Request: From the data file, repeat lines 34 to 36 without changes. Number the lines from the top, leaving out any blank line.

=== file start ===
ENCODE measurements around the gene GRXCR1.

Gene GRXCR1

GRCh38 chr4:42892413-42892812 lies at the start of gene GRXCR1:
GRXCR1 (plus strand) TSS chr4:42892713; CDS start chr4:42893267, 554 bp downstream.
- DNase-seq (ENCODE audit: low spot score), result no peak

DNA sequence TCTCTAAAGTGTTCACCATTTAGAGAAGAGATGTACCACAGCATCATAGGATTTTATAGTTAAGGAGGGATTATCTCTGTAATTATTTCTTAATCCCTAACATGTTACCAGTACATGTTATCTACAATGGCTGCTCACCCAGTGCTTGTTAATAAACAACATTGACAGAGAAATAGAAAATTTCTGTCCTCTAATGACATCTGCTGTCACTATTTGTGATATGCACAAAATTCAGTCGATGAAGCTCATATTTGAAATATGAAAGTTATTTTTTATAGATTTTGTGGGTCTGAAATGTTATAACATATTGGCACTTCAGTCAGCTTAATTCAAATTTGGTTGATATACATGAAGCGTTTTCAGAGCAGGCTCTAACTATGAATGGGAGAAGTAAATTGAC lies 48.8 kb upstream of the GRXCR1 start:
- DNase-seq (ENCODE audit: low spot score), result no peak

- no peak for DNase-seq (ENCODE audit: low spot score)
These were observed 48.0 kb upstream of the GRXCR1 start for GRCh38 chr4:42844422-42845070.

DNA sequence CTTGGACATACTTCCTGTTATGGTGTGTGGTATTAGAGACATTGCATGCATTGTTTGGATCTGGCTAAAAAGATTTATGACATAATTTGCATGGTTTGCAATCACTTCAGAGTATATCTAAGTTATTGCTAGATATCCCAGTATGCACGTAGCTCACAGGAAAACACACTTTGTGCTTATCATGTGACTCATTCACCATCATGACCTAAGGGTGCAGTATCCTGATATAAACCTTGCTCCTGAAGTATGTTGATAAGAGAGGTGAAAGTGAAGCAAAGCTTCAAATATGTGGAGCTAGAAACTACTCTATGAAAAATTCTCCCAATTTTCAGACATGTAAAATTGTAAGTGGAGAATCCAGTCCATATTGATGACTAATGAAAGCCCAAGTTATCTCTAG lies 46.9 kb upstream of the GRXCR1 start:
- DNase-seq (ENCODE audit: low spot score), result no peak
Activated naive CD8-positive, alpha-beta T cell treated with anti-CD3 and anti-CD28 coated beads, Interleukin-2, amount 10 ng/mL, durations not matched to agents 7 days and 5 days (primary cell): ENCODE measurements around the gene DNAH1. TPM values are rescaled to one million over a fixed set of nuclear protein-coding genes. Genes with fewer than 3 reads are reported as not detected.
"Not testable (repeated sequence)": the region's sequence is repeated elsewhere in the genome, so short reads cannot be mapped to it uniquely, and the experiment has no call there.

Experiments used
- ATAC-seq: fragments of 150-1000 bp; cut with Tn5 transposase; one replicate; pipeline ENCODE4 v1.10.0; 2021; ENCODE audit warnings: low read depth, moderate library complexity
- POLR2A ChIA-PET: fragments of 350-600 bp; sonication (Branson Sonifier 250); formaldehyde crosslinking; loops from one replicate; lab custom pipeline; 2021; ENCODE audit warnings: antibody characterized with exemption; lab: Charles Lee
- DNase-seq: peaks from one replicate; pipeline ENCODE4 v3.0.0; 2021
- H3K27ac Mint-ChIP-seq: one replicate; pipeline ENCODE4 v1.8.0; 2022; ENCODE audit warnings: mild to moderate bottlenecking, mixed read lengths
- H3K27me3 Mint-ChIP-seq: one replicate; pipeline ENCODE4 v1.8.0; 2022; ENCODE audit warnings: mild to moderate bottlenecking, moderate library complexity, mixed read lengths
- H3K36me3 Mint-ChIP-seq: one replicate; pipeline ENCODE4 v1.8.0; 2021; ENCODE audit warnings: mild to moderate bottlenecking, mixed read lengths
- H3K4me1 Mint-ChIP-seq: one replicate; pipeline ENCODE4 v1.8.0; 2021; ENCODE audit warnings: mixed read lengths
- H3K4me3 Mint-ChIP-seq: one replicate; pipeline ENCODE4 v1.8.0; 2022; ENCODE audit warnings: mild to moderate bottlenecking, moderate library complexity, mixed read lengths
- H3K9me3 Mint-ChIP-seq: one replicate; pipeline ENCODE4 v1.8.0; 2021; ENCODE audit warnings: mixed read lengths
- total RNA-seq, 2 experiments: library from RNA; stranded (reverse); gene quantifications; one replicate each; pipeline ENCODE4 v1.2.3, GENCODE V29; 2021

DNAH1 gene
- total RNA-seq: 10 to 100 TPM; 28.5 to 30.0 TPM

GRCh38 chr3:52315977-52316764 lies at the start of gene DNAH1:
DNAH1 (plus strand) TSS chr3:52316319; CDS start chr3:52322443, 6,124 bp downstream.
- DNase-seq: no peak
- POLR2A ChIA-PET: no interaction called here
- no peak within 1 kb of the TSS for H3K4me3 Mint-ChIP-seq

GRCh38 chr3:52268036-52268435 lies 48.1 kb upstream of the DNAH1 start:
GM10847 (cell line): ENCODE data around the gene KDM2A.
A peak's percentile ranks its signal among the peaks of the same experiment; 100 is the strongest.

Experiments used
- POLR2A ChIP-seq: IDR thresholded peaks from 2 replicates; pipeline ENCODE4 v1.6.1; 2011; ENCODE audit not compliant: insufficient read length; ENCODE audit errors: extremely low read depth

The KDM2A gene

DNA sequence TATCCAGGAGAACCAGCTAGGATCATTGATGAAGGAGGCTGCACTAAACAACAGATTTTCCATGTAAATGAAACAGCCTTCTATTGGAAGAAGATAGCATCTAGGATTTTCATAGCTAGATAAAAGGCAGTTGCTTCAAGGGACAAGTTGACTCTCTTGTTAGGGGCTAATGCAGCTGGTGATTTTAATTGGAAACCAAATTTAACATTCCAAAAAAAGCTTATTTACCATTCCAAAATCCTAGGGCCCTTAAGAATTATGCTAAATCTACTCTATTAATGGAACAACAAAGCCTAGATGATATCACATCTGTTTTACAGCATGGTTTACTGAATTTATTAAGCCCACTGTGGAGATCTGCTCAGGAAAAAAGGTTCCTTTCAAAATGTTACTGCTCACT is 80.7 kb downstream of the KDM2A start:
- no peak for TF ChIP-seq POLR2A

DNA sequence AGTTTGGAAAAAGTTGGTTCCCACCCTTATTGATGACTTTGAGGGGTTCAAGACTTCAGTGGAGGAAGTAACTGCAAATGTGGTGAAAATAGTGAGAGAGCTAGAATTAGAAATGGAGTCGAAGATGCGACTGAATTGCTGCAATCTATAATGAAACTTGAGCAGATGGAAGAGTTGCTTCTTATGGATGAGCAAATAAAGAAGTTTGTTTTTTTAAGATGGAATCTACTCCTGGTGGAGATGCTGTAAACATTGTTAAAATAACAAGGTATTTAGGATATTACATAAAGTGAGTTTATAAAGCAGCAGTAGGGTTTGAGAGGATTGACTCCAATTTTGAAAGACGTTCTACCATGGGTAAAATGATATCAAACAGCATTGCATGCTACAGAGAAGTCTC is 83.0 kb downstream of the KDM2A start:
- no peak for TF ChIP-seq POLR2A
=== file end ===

A peak's percentile ranks its signal among the peaks of the same experiment; 100 is the strongest.

Experiments used
- POLR2A ChIP-seq: IDR thresholded peaks from 2 replicates; pipeline ENCODE4 v1.6.1; 2011; ENCODE audit not compliant: insufficient read length; ENCODE audit errors: extremely low read depth